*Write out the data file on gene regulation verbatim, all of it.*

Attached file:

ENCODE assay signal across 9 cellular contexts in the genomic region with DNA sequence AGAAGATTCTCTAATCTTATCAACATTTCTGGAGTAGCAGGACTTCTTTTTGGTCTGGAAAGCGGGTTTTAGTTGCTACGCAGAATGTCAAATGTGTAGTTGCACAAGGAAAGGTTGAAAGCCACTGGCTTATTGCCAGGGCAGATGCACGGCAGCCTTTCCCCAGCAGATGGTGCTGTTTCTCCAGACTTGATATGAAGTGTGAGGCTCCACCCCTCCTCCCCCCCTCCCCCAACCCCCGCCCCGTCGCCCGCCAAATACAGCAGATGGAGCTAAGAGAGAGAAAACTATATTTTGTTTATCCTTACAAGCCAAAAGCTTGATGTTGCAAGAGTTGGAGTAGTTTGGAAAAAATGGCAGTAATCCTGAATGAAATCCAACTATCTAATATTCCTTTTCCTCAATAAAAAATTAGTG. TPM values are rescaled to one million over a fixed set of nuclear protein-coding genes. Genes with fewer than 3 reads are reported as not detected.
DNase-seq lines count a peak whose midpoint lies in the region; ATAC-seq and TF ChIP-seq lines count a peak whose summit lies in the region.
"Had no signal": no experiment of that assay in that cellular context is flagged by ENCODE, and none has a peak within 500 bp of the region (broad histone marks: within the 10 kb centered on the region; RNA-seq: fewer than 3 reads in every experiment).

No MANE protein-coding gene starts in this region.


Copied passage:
ENCODE assay signal across 9 cellular contexts in the genomic region with DNA sequence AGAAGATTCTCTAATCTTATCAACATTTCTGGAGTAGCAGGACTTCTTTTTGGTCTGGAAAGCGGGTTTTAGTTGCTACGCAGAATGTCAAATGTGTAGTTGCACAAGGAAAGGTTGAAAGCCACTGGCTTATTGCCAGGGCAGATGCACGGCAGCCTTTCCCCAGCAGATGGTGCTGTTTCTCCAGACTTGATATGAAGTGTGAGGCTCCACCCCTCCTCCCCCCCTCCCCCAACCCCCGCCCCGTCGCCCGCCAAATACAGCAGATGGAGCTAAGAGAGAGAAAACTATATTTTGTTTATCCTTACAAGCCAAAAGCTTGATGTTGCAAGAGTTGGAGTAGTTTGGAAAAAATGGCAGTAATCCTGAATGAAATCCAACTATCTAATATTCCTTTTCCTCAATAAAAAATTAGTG. TPM values are rescaled to one million over a fixed set of nuclear protein-coding genes. Genes with fewer than 3 reads are reported as not detected.
DNase-seq lines count a peak whose midpoint lies in the region; ATAC-seq and TF ChIP-seq lines count a peak whose summit lies in the region.
"Had no signal": no experiment of that assay in that cellular context is flagged by ENCODE, and none has a peak within 500 bp of the region (broad histone marks: within the 10 kb centered on the region; RNA-seq: fewer than 3 reads in every experiment).

No MANE protein-coding gene starts in this region.